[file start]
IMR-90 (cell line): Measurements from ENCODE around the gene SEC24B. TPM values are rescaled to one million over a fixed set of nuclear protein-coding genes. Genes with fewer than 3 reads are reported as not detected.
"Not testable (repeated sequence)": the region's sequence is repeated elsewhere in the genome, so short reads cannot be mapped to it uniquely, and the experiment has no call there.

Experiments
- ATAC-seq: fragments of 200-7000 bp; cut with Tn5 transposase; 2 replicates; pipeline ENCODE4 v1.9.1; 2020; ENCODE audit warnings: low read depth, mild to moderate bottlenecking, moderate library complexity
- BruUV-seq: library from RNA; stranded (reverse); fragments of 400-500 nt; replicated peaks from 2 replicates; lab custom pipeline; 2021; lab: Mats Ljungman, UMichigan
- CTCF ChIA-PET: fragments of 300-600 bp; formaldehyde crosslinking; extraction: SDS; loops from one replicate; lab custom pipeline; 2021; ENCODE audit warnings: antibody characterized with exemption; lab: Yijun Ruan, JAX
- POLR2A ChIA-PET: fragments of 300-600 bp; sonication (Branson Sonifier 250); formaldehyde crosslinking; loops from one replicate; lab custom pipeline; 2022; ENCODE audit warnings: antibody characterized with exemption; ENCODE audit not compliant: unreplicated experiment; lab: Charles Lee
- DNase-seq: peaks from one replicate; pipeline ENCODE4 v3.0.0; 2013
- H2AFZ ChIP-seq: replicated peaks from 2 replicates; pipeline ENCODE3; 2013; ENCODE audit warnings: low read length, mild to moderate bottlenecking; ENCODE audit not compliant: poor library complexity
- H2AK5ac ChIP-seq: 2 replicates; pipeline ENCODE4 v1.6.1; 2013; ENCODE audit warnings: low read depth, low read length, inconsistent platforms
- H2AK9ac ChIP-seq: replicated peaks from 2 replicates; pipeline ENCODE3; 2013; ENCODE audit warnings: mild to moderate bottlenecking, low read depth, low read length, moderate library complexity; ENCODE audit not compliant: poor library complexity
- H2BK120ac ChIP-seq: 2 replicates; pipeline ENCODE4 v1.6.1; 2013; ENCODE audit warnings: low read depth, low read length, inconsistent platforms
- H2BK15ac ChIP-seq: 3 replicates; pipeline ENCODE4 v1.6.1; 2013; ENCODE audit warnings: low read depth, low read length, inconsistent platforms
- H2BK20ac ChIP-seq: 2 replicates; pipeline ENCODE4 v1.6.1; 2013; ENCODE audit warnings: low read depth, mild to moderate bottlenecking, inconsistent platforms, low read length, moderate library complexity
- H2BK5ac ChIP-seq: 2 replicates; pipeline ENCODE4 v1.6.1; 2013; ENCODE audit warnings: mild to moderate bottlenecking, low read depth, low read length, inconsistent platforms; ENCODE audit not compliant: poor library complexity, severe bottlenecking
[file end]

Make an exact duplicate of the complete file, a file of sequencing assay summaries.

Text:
IMR-90 (cell line): Measurements from ENCODE around the gene SEC24B. TPM values are rescaled to one million over a fixed set of nuclear protein-coding genes. Genes with fewer than 3 reads are reported as not detected.
"Not testable (repeated sequence)": the region's sequence is repeated elsewhere in the genome, so short reads cannot be mapped to it uniquely, and the experiment has no call there.

Experiments
- ATAC-seq: fragments of 200-7000 bp; cut with Tn5 transposase; 2 replicates; pipeline ENCODE4 v1.9.1; 2020; ENCODE audit warnings: low read depth, mild to moderate bottlenecking, moderate library complexity
- BruUV-seq: library from RNA; stranded (reverse); fragments of 400-500 nt; replicated peaks from 2 replicates; lab custom pipeline; 2021; lab: Mats Ljungman, UMichigan
- CTCF ChIA-PET: fragments of 300-600 bp; formaldehyde crosslinking; extraction: SDS; loops from one replicate; lab custom pipeline; 2021; ENCODE audit warnings: antibody characterized with exemption; lab: Yijun Ruan, JAX
- POLR2A ChIA-PET: fragments of 300-600 bp; sonication (Branson Sonifier 250); formaldehyde crosslinking; loops from one replicate; lab custom pipeline; 2022; ENCODE audit warnings: antibody characterized with exemption; ENCODE audit not compliant: unreplicated experiment; lab: Charles Lee
- DNase-seq: peaks from one replicate; pipeline ENCODE4 v3.0.0; 2013
- H2AFZ ChIP-seq: replicated peaks from 2 replicates; pipeline ENCODE3; 2013; ENCODE audit warnings: low read length, mild to moderate bottlenecking; ENCODE audit not compliant: poor library complexity
- H2AK5ac ChIP-seq: 2 replicates; pipeline ENCODE4 v1.6.1; 2013; ENCODE audit warnings: low read depth, low read length, inconsistent platforms
- H2AK9ac ChIP-seq: replicated peaks from 2 replicates; pipeline ENCODE3; 2013; ENCODE audit warnings: mild to moderate bottlenecking, low read depth, low read length, moderate library complexity; ENCODE audit not compliant: poor library complexity
- H2BK120ac ChIP-seq: 2 replicates; pipeline ENCODE4 v1.6.1; 2013; ENCODE audit warnings: low read depth, low read length, inconsistent platforms
- H2BK15ac ChIP-seq: 3 replicates; pipeline ENCODE4 v1.6.1; 2013; ENCODE audit warnings: low read depth, low read length, inconsistent platforms
- H2BK20ac ChIP-seq: 2 replicates; pipeline ENCODE4 v1.6.1; 2013; ENCODE audit warnings: low read depth, mild to moderate bottlenecking, inconsistent platforms, low read length, moderate library complexity
- H2BK5ac ChIP-seq: 2 replicates; pipeline ENCODE4 v1.6.1; 2013; ENCODE audit warnings: mild to moderate bottlenecking, low read depth, low read length, inconsistent platforms; ENCODE audit not compliant: poor library complexity, severe bottlenecking